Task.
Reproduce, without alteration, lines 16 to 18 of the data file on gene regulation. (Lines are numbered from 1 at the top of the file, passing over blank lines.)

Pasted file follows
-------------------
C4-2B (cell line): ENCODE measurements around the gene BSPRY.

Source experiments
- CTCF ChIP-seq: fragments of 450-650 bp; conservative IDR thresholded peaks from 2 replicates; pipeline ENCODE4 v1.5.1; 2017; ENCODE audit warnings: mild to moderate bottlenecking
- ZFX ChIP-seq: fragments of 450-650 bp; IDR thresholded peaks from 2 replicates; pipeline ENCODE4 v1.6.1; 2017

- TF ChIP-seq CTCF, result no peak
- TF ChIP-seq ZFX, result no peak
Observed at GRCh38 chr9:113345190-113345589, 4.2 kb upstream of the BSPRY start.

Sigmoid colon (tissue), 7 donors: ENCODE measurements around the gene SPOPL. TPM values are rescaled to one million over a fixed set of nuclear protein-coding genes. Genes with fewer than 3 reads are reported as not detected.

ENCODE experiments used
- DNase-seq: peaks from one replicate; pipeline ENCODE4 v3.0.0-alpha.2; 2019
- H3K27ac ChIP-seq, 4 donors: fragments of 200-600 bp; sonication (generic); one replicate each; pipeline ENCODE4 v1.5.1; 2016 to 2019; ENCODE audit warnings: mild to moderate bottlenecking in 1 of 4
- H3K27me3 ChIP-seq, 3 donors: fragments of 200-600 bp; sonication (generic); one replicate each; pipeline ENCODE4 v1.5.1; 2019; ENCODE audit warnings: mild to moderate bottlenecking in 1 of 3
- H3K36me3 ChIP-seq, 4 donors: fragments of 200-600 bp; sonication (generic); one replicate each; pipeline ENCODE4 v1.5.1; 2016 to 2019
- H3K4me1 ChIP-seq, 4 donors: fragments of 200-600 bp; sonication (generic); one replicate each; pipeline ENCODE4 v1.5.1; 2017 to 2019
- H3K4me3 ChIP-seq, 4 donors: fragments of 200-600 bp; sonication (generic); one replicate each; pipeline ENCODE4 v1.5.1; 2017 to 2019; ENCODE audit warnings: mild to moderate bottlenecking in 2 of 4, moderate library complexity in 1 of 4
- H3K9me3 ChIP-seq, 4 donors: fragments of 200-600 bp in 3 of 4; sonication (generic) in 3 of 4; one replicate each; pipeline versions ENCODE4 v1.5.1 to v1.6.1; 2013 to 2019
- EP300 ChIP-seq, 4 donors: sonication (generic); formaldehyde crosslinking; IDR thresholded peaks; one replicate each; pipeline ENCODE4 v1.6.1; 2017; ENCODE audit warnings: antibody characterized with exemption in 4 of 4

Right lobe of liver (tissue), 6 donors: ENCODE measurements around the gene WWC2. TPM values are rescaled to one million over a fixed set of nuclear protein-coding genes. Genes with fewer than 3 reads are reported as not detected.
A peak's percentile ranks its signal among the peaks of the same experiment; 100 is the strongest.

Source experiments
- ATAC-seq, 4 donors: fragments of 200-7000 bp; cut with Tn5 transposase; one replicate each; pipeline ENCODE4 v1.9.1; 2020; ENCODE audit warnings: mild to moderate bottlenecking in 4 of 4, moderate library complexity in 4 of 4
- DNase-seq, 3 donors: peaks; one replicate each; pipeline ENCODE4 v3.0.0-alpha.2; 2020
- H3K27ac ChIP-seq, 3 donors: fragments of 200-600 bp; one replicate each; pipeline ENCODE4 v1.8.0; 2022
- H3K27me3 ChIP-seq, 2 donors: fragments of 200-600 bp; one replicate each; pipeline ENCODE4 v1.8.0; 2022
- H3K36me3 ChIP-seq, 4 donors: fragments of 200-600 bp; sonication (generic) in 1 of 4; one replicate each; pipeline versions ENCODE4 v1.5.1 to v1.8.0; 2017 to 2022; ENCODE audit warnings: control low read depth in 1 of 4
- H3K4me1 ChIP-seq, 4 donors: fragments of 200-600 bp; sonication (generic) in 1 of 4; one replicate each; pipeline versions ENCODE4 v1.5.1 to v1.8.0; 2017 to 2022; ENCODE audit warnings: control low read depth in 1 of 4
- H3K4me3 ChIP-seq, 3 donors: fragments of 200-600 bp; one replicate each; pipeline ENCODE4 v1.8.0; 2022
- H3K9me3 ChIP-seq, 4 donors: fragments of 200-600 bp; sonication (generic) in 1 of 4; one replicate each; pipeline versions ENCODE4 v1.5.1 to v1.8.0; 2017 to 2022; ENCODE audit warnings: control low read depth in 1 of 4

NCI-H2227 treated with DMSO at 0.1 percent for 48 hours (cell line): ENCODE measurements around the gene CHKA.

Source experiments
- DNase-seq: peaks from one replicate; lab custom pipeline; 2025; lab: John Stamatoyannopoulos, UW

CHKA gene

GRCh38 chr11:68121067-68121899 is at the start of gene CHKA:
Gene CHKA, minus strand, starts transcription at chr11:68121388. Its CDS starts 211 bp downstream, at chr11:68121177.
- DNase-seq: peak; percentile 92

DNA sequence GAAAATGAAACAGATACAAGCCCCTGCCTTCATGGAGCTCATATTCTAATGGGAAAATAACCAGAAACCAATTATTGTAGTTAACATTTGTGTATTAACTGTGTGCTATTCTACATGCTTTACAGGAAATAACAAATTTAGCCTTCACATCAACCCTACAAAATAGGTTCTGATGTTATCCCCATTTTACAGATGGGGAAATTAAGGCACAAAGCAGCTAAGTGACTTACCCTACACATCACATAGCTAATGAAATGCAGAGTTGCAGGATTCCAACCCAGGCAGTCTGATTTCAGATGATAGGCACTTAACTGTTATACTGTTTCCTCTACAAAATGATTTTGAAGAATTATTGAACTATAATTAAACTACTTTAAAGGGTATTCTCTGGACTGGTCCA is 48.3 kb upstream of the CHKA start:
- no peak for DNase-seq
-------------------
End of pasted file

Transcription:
- H3K9me3 ChIP-seq, 4 donors: fragments of 200-600 bp in 3 of 4; sonication (generic) in 3 of 4; one replicate each; pipeline versions ENCODE4 v1.5.1 to v1.6.1; 2013 to 2019
- EP300 ChIP-seq, 4 donors: sonication (generic); formaldehyde crosslinking; IDR thresholded peaks; one replicate each; pipeline ENCODE4 v1.6.1; 2017; ENCODE audit warnings: antibody characterized with exemption in 4 of 4

Right lobe of liver (tissue), 6 donors: ENCODE measurements around the gene WWC2. TPM values are rescaled to one million over a fixed set of nuclear protein-coding genes. Genes with fewer than 3 reads are reported as not detected.